The collapse of communism in the Soviet Union in 1990/91 and the touted ending of the Cold War, saw the imposition of a virtual Treaty of Versailles on Russia under the puppet dictator and buffoon, Boris Yeltsin. Russia, like Germany in 1919, was to be kept down, humiliated, and have its nose rubbed into its new status at every opportunity. Moreover, its economy was almost destroyed by the economic shock therapy imposed by the IMF/World Bank, under the tutelage of one Jeffrey Sachs. The various ex-Warsaw Pact states – Poland, Hungary, DDR, the Baltics, Czech Republic – were drawn into the EU and then NATO. NATO itself was expanded rather than wound down.
This was an interesting development since the EU’s foreign policy orientation underwent a profound change (its economic policies had already changed – for the worse). Initially the EU was supposed to be a third force standing between American capitalism, and Soviet communism. This at least is how De Gaulle saw it: non-aligned with an independent foreign policy akin perhaps to Yugoslavia under Tito. Additionally, the policy outlined by Jacques Delors was one of managed capitalism of the Germany sozialemark- twirtschaft variety and French etatisme seemed more attractive than the deregulated, financialized systems of the US and UK.
As things unfolded, however, the Delors’ model was discarded, and a neo-liberal regime foisted upon European regardless. The drive to the east meant that EU widening prevented the type of EU deepening that De Gaulle and Delors had had in mind. But now foreign policy was also to become Americanized. The UK, of course had always been incorrigibly Atlanticist, but it would have been safe to assume that continental powers – particularly France – would be less so. After denouncing the Iraq War – along with Russia and Germany – France now (under a socialist government!) was actually front-running US imperialism (let’s call it what it is) and taking the initiative in regime change operations in Libya, Mali and almost Syria.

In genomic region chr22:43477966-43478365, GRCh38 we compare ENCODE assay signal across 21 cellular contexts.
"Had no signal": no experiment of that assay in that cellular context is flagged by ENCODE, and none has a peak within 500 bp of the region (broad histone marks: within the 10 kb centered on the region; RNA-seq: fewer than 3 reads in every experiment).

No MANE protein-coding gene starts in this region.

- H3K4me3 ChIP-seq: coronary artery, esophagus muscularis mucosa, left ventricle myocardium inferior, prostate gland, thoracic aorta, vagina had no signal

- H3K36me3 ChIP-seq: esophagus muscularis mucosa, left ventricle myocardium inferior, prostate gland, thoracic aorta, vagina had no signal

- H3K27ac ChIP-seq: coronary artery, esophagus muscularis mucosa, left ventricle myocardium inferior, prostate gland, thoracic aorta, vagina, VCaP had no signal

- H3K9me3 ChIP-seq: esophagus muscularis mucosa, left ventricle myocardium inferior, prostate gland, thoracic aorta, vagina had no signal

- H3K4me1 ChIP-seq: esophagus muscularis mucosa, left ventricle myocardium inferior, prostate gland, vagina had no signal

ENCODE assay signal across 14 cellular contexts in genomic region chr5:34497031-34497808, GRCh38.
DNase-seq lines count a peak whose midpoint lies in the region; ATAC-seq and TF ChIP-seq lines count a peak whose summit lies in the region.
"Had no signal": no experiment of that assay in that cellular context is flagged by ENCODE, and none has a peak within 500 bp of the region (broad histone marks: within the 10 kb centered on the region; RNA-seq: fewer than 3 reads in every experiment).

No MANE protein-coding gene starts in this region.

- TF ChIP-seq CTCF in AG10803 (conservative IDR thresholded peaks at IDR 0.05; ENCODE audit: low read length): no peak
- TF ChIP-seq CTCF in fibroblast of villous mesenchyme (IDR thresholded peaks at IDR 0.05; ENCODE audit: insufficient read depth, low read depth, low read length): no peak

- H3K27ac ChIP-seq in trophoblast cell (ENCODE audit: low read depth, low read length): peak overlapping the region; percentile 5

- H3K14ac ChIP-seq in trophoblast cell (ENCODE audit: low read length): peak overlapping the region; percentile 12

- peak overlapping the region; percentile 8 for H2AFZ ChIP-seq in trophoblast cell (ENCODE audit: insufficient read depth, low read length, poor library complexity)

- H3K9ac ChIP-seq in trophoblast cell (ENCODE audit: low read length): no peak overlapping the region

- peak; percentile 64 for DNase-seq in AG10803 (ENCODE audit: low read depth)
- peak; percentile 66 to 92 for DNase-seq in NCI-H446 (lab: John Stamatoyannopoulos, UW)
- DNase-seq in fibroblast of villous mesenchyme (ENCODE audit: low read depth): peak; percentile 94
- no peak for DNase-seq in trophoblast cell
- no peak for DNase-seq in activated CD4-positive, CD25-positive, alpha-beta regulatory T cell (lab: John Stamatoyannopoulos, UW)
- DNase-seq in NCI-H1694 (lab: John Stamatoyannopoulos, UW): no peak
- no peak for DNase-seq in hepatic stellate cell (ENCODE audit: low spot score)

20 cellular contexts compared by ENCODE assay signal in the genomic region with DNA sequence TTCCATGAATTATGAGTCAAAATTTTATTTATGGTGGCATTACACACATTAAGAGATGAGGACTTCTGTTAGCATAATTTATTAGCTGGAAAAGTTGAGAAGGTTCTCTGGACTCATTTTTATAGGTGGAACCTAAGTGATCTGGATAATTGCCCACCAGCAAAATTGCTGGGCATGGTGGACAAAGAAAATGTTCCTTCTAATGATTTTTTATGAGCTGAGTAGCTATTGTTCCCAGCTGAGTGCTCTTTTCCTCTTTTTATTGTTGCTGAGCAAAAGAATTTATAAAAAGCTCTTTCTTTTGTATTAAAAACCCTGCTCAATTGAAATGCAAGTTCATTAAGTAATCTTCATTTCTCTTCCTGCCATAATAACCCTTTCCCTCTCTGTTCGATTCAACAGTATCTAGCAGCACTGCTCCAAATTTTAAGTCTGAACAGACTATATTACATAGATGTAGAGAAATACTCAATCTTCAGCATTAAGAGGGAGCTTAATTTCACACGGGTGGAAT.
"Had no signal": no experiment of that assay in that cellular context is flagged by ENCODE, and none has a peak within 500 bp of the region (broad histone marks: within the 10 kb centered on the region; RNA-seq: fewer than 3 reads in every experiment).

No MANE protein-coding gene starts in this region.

Thus, we now have a situation whereby the EU has effectively become the spearhead of US operations of subversion and regime change (in the name of enlargement) in driving east into Europe right up to the Russian frontier. In the case of Romania US missiles have already been installed, and the plan is for a broader deployment throughout Europe. Europe apparently has a neo-con foreign policy to complement its neo-liberal economic policy.
“… it is not only Great Britain that is Atlanticist. The continental European states are no less so, despite their seeming intention to construct a political Europe. Proof of this is given by the central position of NATO in this political construction. For some European countries (the ex-COMECON states) NATO’s protection, that is that of the US, against their ‘’Russian enemy’’ is more important than their adhesion to the European Union.’’
(The Implosion of Capitalism – Samir Amin – p.203)
And so, the great game continues. One of the principal things to emerge from this has been the absolute spinelessness of European leaders and their willingness to do the US’s dirty work. One wonders whether this EU is any longer worth belonging to – the Ukrainian imbroglio has been a great game-changer in this respect.